World of Warcraft Creator Finds Itself on Wrong End of a Raid Over Diablo III Troubles


Korean gamer culture is serious business. How serious? Korea's Fair Trade Commission (FTC) raided the Seoul office of Diablo III makers Blizzard Entertainment Monday investigating complaints from players. The players complained that the company refused to provide refunds to those unhappy about poor access to the game since its launch two weeks ago.

Via The Korea Times:

The Fair Trade Commission (FTC) said the firm is suspected of having violated the country's law on electronic commerce and commercial contracts. The FTC said Tuesday that it raided the firm's Seoul office Monday and secured related documents and other evidence with which it will determine whether Blizzard broke the law.

The investigation comes only two weeks after the release of the game, which has sold more than 6.3 million copies worldwide.

Larger-than-expected traffic to the online game's severs made it extremely difficult for its users to access the game, particularly on weekday nights and weekends, according to Blizzard Korea.

Some buyers of the game vented frustration over server shutdowns and asked for refunds, but the company refused to do so, citing sales contract terms, which the FTC says is disadvantageous to consumers.

Diablo III is the latest (and the largest) representation of relatively new trend in computer gaming, requiring constant Internet connection and access to a company's servers in order to play, even if the game does not have multiplayer components. In Diablo III, up to four players can run around slaying demons together and ignoring its tragicomically awful storyline, but it can also be played completely solo. Even alone, though, players must have a working internet connection at all times.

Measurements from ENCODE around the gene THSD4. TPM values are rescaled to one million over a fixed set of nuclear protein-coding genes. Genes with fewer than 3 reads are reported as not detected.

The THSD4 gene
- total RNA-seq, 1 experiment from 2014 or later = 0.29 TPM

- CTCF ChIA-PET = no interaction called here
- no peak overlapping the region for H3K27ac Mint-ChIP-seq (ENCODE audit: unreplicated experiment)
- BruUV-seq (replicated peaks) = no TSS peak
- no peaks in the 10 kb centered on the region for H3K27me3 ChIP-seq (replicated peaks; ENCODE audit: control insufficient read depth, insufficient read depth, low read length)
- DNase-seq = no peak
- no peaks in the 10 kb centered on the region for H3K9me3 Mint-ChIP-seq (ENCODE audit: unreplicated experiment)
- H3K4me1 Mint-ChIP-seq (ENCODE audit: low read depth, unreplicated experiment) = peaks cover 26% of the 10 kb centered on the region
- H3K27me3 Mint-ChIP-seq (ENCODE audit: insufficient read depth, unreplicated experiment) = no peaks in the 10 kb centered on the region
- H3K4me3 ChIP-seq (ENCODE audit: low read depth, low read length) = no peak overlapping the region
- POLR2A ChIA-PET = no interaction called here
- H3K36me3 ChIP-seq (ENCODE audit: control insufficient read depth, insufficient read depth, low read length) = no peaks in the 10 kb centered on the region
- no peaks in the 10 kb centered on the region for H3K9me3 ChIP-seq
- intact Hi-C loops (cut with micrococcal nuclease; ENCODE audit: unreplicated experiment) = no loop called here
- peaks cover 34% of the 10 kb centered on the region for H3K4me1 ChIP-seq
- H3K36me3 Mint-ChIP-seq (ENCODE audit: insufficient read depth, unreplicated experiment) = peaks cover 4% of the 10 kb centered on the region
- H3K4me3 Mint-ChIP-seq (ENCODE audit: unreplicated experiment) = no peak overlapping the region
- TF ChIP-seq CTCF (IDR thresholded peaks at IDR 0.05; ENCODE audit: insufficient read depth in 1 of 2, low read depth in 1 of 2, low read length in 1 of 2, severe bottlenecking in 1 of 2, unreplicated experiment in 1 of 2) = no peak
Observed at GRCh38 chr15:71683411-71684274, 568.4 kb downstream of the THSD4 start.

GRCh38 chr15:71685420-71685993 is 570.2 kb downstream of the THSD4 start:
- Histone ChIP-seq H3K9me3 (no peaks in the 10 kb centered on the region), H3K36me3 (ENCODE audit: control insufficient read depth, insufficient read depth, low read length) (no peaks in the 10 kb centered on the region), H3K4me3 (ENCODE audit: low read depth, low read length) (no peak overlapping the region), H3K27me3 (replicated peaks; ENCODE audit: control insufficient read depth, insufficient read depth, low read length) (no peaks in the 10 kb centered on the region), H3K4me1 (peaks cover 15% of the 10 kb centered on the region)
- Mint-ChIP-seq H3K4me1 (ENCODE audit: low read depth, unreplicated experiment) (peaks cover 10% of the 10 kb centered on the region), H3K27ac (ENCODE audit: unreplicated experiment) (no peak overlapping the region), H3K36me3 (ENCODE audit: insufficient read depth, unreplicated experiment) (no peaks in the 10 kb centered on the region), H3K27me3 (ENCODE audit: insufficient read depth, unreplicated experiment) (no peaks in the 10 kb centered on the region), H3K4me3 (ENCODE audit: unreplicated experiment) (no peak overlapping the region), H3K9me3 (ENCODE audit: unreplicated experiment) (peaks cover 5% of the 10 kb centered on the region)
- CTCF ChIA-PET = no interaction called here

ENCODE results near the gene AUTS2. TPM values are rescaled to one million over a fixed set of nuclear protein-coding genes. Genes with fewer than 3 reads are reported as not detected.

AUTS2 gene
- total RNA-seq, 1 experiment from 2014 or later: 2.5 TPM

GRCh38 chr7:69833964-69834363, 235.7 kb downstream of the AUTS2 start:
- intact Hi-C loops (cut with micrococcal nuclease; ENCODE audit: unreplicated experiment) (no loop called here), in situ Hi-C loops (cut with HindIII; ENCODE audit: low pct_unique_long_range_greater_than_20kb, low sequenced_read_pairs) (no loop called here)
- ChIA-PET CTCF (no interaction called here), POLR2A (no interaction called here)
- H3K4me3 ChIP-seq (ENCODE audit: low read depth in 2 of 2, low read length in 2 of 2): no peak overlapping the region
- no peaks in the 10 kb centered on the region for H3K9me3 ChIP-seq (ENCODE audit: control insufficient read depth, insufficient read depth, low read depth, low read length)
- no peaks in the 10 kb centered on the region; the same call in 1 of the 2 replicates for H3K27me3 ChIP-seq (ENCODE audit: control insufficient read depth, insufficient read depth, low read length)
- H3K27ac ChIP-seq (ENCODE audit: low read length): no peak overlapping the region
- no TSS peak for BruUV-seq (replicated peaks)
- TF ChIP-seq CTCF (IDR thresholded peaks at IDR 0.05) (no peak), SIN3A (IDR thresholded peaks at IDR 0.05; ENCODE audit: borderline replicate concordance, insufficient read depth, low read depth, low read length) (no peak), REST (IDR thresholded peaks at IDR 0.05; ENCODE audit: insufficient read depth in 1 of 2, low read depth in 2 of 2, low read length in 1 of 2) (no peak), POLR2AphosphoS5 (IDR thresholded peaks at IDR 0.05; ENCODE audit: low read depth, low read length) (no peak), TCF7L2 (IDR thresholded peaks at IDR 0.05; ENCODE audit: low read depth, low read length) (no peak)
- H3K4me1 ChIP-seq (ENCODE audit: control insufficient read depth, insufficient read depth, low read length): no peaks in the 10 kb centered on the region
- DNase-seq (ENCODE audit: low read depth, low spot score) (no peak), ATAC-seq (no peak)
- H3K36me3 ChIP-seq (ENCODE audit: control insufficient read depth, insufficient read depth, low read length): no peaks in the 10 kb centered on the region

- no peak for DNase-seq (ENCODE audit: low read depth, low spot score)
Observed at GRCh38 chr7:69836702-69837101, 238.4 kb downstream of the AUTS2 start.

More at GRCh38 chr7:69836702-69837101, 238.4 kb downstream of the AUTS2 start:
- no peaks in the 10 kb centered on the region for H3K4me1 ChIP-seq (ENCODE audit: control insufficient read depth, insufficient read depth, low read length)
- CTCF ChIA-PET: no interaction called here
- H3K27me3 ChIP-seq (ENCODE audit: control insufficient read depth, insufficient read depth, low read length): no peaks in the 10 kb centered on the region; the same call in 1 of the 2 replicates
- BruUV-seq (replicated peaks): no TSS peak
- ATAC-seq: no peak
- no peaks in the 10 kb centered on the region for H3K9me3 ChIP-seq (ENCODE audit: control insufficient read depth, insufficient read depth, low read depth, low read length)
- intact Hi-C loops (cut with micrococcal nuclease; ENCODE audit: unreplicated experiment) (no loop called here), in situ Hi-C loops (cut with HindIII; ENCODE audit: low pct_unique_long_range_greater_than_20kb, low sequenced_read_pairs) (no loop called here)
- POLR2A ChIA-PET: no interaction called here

The connection requirement exists for several reasons, most of which are connected to fighting piracy and cheating. If you're a non-gamer wondering why Blizzard would care if people cheat in the games they bought, the game has an online auction house that will eventually allow people to buy items in the game from each other for real-world money. In Diablo II (which did not have such an auction house and did not require constant Internet connection), the game's "economy" suffered from hackers figuring out ways to duplicate items in the game and selling them to other players in a virtual black market. In Diablo III, parts of the game are on the players' computers, but some assets are on Blizzard's servers to make it much harder for hackers to engage in virtual counterfeiting and manipulating the market. The issue is complicated and controversial and no doubt it will be a focus of discussion with Hit and Run commenters below for anybody who wants to drill down deeper into the subject.

What has happened here is that Blizzard's servers are currently unable to accommodate the number of people who want to play their game. So even those who have Internet access might not be able to play their copy of the game because of problems on Blizzard's end. The complainants are demanding refunds because they can't play their games when they want to, even though the games themselves are not broken, a complicated consumer issue that is bound to get more complex as games and information become less and less tied to personal pieces of equipment (like a PC).

Complicating matters further, Diablo III isn't a subscription-based game like World of Warcraft, which has a monthly fee. Blizzard has credited World of Warcraft accounts in the past when unexpected server problems rendered the game unplayable for long lengths of time. Consumers pay for Diablo III entirely up front. There's no mechanism for determining the value of being unable to play for two days in a month, for example. Thus, frustrated players are demanding a full refund:

FTC officials said the probe is aimed at confirming whether the firm has sold the game based on what they describe as an "unfair" contract so that people cannot receive refunds even if they discover problems with the game. They said they are studying whether the company should be held liable for "ill-preparation" for unexpected traffic.

It's too early to see any results of the probe but some investigators expect the regulator to issue an order mandating Blizzard to provide a full refund to all unhappy customers.